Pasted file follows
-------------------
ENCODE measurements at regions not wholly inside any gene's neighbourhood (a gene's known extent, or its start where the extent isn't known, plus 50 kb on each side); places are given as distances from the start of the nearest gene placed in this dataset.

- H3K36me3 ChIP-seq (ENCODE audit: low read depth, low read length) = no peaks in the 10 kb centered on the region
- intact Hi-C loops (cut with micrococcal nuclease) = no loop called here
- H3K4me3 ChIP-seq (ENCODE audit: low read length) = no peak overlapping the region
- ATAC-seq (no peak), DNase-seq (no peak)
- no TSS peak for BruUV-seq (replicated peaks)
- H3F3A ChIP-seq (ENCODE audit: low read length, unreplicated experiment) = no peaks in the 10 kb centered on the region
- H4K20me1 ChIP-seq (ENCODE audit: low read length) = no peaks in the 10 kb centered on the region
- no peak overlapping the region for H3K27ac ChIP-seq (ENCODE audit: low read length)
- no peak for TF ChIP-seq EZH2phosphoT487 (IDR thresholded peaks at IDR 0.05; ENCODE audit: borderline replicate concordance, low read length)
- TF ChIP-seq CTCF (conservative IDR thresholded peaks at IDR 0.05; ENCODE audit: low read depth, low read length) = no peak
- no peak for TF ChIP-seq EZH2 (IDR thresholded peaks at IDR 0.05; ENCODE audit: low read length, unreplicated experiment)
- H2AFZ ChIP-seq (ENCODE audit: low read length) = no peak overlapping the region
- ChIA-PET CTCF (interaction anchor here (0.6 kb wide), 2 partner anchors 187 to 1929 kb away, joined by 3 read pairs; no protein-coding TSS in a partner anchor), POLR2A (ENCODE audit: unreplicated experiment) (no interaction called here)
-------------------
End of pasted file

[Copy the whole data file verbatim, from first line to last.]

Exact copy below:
ENCODE measurements at regions not wholly inside any gene's neighbourhood (a gene's known extent, or its start where the extent isn't known, plus 50 kb on each side); places are given as distances from the start of the nearest gene placed in this dataset.

- H3K36me3 ChIP-seq (ENCODE audit: low read depth, low read length) = no peaks in the 10 kb centered on the region
- intact Hi-C loops (cut with micrococcal nuclease) = no loop called here
- H3K4me3 ChIP-seq (ENCODE audit: low read length) = no peak overlapping the region
- ATAC-seq (no peak), DNase-seq (no peak)
- no TSS peak for BruUV-seq (replicated peaks)
- H3F3A ChIP-seq (ENCODE audit: low read length, unreplicated experiment) = no peaks in the 10 kb centered on the region
- H4K20me1 ChIP-seq (ENCODE audit: low read length) = no peaks in the 10 kb centered on the region
- no peak overlapping the region for H3K27ac ChIP-seq (ENCODE audit: low read length)
- no peak for TF ChIP-seq EZH2phosphoT487 (IDR thresholded peaks at IDR 0.05; ENCODE audit: borderline replicate concordance, low read length)
- TF ChIP-seq CTCF (conservative IDR thresholded peaks at IDR 0.05; ENCODE audit: low read depth, low read length) = no peak
- no peak for TF ChIP-seq EZH2 (IDR thresholded peaks at IDR 0.05; ENCODE audit: low read length, unreplicated experiment)
- H2AFZ ChIP-seq (ENCODE audit: low read length) = no peak overlapping the region
- ChIA-PET CTCF (interaction anchor here (0.6 kb wide), 2 partner anchors 187 to 1929 kb away, joined by 3 read pairs; no protein-coding TSS in a partner anchor), POLR2A (ENCODE audit: unreplicated experiment) (no interaction called here)